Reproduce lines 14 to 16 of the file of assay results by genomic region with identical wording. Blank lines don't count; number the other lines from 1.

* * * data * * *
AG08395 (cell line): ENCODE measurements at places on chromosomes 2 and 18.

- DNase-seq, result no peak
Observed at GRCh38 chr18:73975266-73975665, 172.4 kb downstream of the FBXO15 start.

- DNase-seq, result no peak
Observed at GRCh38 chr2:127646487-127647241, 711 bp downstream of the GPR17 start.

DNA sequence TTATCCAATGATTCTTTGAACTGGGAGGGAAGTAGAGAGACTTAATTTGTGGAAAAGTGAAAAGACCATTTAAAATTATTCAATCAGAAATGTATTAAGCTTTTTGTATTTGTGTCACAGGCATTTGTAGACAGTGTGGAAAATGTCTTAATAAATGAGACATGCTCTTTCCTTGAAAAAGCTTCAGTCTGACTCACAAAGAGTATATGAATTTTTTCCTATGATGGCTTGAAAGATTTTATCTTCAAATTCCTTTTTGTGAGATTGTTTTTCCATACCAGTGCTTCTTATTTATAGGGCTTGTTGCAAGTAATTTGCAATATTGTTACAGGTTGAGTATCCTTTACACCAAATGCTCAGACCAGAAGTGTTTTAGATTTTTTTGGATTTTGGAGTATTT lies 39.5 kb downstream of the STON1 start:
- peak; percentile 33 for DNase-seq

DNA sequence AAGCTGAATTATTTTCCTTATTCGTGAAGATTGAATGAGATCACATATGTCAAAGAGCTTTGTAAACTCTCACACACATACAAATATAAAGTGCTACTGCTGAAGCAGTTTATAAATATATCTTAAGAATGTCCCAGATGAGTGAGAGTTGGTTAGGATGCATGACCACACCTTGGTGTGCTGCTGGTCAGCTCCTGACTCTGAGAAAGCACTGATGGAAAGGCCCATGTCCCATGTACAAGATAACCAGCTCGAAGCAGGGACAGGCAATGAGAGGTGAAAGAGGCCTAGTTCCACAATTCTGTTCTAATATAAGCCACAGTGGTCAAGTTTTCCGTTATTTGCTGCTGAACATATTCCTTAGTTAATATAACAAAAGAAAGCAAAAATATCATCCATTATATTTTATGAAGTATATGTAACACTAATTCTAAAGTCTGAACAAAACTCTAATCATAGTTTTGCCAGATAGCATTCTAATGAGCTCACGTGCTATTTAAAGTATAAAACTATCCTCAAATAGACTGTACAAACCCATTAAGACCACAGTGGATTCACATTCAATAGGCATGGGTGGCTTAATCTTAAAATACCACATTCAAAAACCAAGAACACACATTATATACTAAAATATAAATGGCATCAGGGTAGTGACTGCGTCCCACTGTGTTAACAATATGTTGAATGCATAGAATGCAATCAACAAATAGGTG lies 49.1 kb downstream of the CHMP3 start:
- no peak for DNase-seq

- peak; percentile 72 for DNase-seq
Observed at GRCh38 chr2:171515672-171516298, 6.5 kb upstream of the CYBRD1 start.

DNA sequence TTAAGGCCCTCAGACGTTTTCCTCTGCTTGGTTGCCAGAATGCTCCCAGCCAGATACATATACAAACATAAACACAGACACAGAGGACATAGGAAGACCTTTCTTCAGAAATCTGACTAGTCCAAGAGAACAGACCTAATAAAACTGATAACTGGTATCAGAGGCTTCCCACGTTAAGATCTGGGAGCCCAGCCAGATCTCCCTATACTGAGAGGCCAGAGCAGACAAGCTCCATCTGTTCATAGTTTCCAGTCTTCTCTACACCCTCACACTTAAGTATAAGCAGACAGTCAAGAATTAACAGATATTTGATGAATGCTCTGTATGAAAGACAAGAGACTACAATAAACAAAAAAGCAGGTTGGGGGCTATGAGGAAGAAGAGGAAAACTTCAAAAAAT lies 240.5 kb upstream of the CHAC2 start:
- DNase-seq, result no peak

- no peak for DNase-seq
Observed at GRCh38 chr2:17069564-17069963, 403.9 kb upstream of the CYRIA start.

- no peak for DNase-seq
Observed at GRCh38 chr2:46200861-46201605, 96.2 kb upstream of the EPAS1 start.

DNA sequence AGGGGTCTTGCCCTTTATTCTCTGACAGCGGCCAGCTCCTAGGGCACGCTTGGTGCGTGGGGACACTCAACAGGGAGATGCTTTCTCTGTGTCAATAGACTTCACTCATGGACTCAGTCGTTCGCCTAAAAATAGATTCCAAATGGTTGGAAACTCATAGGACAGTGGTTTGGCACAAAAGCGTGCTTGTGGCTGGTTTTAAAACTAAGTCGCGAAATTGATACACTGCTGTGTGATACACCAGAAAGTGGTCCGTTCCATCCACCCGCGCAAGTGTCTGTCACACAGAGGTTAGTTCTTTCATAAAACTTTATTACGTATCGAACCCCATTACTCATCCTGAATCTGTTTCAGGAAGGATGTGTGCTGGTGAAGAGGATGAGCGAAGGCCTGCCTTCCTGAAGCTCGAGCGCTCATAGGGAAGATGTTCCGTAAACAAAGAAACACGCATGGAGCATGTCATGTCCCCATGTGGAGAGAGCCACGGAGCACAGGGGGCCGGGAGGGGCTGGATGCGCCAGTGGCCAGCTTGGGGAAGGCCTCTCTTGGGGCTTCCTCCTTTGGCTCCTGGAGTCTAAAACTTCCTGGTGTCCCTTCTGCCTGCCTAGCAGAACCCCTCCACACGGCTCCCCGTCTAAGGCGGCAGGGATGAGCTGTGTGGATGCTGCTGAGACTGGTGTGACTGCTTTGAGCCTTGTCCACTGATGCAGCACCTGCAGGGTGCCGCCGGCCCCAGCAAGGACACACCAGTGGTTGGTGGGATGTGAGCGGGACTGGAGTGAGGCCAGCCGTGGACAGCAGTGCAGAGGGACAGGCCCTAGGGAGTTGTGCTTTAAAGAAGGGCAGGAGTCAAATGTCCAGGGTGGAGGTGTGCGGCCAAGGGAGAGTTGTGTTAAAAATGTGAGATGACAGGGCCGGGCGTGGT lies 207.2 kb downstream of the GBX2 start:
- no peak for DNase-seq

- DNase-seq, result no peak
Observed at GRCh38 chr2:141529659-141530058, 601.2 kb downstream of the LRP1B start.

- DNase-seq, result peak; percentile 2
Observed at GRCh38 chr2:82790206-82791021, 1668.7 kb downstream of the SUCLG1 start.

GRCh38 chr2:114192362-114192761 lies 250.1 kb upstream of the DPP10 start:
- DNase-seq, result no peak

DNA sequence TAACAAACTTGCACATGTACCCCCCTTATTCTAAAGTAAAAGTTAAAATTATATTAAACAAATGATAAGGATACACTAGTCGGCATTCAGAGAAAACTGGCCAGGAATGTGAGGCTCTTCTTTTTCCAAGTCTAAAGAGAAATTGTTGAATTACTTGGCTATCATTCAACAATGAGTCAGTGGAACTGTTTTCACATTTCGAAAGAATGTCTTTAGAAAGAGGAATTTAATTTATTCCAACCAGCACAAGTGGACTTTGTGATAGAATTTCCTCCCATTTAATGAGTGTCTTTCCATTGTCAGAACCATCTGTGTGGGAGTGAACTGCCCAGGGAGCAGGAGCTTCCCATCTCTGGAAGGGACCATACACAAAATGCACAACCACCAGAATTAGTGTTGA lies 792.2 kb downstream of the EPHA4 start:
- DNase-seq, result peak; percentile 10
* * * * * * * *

- no peak for DNase-seq
Observed at GRCh38 chr2:17069564-17069963, 403.9 kb upstream of the CYRIA start.

- no peak for DNase-seq